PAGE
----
Associate Professor, Materials Science and Engineering
University of California, Berkeley
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Additive Manufacturing of Robotic Materials: Free-Form Actuators, Sensors and Beyond
Additive manufacturing has shown the promise of freedom of designs, enabling parts customization and tailorable properties where superior structural performances can be achieved by a fraction of weight density compared to bulk material. However, it is presently difficult to directly print different materials (structural, dielectric, conducting, and ferroelectrics) to create a complex device with multiple functionalities that responds to multiple stimuli. Unlike biological systems where functions, including sensing, actuation, and control, are closely integrated, few materials have comparable system complexity.
In this talk, Professor Zheng will present a suite of new multi-material additive manufacturing processes and design methodologies to create materials with prescribed structural and functional behaviors. The structural materials consist of a network of micro-unit cells that collectively influence new mechanical behaviors (from high-strength, lightweight to toughening) not seen in their native counterpart. When combined with an electronic and functional phase, these materials turn themselves into a robot and is capable of motions with multiple degrees of freedom and amplification of displacement in a prescribed direction in response to an electric field (and vice versa), and thus, programmed motions with self-sensing and feedback control. Professor Zheng will present the manufacturing and synthesis of these materials, as well as their mechanics and design methods underpinning their novel behaviors.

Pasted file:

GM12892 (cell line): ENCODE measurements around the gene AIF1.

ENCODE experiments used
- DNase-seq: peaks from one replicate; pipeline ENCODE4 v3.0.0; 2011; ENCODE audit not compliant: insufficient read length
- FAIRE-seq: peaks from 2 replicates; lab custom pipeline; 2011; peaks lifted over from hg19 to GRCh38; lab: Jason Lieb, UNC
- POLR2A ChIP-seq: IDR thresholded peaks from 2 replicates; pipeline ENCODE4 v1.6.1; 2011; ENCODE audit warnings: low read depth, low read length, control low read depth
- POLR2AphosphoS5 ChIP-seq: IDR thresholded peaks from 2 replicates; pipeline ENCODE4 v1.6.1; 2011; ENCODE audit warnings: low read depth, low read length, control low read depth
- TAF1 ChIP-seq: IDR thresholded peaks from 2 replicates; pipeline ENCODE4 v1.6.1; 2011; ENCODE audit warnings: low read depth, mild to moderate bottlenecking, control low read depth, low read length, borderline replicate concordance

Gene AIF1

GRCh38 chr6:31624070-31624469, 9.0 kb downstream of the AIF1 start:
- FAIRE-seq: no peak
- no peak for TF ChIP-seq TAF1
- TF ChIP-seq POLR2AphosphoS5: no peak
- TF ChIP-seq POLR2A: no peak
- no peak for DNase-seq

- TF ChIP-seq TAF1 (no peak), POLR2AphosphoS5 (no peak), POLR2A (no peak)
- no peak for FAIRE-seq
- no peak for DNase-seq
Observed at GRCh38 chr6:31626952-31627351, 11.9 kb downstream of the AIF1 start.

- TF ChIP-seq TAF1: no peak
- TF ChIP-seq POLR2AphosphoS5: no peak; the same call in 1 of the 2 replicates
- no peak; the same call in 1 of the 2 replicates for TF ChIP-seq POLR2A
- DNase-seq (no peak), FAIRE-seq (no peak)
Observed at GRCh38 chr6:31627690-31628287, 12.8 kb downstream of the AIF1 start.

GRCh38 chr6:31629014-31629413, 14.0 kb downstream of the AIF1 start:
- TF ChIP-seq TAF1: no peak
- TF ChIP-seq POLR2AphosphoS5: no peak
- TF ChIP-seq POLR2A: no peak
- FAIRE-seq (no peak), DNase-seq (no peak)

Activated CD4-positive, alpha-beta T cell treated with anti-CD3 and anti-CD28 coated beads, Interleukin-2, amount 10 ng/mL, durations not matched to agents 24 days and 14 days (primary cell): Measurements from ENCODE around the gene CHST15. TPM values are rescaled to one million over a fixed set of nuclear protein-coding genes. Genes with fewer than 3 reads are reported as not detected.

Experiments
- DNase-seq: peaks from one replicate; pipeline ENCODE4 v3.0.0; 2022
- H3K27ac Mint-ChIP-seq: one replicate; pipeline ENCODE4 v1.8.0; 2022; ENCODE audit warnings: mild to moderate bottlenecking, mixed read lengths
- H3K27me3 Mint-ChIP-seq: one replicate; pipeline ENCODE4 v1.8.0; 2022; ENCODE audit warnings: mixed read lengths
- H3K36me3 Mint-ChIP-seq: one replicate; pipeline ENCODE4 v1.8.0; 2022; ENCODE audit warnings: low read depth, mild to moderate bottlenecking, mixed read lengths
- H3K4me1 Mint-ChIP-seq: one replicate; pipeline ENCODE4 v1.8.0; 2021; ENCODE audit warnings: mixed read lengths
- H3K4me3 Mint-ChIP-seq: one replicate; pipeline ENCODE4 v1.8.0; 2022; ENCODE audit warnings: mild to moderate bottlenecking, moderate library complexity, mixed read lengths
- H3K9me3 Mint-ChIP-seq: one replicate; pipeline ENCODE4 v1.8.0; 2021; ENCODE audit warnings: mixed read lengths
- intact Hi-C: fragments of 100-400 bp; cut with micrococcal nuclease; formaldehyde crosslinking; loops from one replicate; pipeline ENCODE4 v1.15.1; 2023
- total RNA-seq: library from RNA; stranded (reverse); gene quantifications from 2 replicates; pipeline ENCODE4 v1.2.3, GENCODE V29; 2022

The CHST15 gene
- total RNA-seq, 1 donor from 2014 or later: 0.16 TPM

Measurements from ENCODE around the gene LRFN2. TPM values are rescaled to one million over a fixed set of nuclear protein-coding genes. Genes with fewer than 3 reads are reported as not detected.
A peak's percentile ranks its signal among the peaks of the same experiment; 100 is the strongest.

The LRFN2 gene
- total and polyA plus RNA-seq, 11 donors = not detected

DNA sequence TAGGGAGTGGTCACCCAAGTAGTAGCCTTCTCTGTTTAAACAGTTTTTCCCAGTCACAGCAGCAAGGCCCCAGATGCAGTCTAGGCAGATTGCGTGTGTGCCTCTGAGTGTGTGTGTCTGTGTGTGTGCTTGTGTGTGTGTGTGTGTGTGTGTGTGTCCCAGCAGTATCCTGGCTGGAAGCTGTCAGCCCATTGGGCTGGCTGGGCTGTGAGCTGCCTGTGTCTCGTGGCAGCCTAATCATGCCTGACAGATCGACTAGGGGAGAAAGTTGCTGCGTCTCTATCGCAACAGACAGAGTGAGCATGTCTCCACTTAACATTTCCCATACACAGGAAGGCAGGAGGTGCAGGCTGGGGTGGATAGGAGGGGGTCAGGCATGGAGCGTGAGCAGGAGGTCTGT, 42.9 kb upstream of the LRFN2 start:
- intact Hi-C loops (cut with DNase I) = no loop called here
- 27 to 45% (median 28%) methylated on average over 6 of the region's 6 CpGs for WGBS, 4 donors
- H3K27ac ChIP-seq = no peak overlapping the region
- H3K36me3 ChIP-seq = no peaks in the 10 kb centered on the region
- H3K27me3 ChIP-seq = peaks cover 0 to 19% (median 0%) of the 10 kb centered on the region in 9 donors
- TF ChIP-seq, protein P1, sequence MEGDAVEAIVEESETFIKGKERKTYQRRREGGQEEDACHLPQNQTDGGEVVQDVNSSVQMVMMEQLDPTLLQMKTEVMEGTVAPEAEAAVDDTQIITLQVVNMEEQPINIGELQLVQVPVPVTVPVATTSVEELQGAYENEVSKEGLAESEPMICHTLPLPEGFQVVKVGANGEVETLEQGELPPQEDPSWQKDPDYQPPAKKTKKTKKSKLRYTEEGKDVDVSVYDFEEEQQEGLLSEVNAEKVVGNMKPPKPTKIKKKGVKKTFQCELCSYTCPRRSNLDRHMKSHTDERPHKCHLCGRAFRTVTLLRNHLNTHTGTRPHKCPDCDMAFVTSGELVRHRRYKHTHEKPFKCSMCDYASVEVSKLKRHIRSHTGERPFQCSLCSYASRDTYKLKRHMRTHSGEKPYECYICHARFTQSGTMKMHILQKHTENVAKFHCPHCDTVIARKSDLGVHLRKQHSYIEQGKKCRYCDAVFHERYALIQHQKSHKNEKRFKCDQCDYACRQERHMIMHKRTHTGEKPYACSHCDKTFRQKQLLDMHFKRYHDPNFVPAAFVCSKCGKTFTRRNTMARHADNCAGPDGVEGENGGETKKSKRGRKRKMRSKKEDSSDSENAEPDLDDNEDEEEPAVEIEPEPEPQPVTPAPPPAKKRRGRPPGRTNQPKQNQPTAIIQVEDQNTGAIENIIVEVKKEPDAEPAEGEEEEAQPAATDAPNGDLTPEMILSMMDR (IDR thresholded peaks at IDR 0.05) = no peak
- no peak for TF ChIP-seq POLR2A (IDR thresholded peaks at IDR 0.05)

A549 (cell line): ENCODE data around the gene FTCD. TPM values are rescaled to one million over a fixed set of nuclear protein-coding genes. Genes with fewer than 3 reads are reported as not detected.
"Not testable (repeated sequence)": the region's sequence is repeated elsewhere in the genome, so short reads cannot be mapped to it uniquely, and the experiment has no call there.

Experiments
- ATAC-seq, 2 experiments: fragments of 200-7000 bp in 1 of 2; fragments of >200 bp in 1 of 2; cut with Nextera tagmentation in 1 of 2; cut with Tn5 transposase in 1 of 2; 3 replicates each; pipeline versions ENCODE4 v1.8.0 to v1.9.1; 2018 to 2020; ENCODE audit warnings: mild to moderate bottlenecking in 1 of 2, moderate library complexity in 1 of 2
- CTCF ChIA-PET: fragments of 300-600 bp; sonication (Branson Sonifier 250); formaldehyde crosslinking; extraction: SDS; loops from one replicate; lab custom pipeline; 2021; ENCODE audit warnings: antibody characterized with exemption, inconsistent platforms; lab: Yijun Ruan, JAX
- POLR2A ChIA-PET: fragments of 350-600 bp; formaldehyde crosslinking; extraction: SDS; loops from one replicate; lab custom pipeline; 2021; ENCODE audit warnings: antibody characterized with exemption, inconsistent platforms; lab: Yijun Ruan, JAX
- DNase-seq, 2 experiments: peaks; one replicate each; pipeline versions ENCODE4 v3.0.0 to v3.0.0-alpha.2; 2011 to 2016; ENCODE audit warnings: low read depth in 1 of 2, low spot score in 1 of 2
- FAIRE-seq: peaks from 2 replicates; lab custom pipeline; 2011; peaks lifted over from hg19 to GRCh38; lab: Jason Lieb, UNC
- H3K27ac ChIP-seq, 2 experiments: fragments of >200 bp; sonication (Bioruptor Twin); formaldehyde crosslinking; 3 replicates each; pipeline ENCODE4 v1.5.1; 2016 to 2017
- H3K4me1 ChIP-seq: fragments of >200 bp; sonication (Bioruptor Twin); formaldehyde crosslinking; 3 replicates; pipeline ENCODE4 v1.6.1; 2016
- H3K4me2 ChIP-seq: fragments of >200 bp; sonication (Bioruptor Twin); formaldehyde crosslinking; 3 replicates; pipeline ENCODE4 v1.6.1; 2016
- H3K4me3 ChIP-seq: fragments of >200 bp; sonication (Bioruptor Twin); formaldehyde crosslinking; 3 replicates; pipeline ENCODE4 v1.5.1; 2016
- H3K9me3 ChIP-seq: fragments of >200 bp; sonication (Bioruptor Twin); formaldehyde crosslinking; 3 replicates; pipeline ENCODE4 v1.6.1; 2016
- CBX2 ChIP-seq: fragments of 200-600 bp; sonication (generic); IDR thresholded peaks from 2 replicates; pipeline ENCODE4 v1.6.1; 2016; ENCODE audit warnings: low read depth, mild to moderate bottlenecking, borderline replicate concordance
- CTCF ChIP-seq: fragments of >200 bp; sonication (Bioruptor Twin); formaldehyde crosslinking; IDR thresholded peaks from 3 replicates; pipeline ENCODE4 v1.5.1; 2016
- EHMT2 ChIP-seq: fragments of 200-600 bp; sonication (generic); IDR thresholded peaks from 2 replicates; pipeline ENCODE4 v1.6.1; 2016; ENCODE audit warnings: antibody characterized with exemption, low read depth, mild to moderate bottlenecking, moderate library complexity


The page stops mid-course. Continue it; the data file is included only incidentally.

Xiaoyu “Rayne” Zheng directs the Advanced Manufacturing and Metamaterials Laboratory at the University of California, Berkeley. His group develops the next generation additive manufacturing processes, material designs, and synthesis approaches to create multi-functional materials and all-in-one devices with controlled architectures, compositions, and multi-scale features. Their work on ultralight, ultrastrong, and resilient metamaterials was featured in MIT Technology Review Top 10 Innovations and on the Cover of Science Magazine and Nature Materials. Prior to his faculty career, Zheng received his Ph.D. degree in Mechanical Engineering from Boston University with the Best Dissertation Award and subsequently worked as a mechanical engineer at the Lawrence Livermore National Laboratory (LLNL). Prof. Zheng has over 50 publications and multiple patents including multiple Science and Nature Materials articles. He has received multiple awards, including NSF CAREER Award, DARPA Young Faculty Award, DARPA Director’s Fellow, Office of Naval Research Young Investigator Award, Air Force Young Investigator Award, Outstanding Assistant Professor Award, 3M Faculty Award, and Freeform Fabrication and Additive Manufacturing Excellence (FAME) Award.